Anita Rau Badami's Tamarind Mem – Unveiling of the Diverse Outlooks of Women in India through the Nostalgias of a Mother and a Daughter

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Sailaja Eswara , Dr. Joseph Ratna Jayakar T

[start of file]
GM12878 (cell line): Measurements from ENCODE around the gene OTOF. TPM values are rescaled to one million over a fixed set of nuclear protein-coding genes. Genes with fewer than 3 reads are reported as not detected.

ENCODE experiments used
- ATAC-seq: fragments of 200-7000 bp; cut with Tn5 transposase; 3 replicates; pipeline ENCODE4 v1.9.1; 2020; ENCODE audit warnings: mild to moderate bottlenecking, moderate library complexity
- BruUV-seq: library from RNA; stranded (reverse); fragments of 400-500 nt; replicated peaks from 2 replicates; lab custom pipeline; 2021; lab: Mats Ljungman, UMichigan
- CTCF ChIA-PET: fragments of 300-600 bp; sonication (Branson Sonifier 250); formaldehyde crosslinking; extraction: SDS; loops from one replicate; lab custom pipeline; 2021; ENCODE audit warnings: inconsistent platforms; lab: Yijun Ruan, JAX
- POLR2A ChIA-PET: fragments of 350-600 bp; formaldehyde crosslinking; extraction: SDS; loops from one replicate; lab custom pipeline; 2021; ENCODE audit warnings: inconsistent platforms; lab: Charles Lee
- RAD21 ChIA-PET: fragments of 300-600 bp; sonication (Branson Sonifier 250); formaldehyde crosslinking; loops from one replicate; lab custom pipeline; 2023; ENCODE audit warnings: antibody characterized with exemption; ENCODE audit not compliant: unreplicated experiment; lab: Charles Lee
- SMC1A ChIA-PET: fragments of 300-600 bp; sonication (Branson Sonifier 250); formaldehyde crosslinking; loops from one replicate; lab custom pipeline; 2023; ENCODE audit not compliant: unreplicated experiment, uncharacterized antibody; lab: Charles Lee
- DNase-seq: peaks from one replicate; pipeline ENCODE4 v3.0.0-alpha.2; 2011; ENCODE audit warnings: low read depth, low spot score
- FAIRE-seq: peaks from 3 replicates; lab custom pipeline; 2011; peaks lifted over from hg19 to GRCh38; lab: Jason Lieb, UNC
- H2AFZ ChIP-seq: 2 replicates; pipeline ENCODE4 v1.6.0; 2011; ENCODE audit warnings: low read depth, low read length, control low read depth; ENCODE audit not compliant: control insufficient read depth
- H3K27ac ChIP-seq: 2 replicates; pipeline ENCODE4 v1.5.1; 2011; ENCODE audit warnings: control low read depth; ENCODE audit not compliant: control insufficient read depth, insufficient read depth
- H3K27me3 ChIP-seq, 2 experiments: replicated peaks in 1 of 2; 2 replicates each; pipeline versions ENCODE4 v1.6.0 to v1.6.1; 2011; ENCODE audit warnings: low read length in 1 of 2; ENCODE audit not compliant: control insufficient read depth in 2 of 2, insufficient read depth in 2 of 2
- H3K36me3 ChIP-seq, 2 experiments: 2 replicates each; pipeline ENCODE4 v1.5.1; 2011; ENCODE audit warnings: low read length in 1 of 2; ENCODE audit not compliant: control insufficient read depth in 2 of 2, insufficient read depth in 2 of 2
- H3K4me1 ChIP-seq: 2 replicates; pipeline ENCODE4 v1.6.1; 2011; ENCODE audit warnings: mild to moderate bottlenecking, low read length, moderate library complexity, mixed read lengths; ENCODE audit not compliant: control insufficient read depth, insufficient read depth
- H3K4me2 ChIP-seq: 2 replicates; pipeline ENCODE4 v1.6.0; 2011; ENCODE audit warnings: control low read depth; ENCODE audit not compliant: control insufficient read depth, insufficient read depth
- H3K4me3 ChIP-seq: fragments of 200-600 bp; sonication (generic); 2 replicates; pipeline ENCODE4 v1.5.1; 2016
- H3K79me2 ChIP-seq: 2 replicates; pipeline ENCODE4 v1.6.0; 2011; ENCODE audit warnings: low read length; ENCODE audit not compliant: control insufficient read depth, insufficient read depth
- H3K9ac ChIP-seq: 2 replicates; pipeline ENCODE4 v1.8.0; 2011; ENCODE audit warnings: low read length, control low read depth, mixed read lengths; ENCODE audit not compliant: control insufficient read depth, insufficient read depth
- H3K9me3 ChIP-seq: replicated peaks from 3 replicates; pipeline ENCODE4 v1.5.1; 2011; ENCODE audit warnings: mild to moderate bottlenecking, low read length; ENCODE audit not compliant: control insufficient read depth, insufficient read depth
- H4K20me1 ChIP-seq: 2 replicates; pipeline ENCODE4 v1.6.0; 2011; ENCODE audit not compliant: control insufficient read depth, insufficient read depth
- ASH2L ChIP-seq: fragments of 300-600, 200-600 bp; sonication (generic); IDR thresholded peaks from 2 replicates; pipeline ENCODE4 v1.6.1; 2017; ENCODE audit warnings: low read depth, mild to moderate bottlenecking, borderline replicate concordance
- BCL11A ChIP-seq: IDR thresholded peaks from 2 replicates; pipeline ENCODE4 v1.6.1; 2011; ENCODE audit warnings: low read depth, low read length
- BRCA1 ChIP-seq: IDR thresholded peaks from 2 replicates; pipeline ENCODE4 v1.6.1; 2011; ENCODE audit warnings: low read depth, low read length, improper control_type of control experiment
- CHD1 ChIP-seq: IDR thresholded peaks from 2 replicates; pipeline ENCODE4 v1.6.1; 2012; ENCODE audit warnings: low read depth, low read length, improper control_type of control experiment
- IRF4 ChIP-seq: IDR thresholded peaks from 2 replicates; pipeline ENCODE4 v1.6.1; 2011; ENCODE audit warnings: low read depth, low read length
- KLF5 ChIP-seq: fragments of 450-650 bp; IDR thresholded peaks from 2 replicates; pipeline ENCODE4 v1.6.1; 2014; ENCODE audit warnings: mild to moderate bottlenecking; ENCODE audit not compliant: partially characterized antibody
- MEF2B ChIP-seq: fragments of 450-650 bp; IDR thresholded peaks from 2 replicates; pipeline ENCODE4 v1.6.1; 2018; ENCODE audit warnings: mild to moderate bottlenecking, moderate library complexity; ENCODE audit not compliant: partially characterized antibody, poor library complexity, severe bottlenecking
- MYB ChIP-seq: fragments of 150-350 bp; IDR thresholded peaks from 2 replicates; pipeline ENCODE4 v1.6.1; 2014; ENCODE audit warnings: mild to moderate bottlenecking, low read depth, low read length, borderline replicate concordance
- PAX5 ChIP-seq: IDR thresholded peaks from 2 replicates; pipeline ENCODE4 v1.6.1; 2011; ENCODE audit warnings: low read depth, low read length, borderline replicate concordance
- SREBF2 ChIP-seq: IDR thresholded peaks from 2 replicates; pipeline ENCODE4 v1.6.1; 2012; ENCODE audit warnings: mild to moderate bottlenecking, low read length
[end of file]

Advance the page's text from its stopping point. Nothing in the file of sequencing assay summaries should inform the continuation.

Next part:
The present article explores the changing potentials of women in India through the characters in Tamarind Mem by Anita Rau Badami. Badami slots the novel into two fragments: the first part narrated by Kamini, the daughter of Saroja, and the second by Saroja herself. Through the main protagonists, Saroja and Kamini, Badami envisions the psychological gap between the two generations; and presents how the society subdues the inner conflicts they live in. Saroja camouflaged herself as a traditional wife and stood as the epitome of an ideal woman who encourages her children towards accomplishing their aspirations. After Dadda's death, Kamini and Roopa, her children immigrated to Canada. Kamini lives an independent life but is imprisoned in her memories, whereas Roopa marries and leads her own life. Saroja, who is always immersed in memories, plans to travel and visit places freely. The novel seeks to disclose the misunderstanding that generally occurs between the older and the younger generations. 

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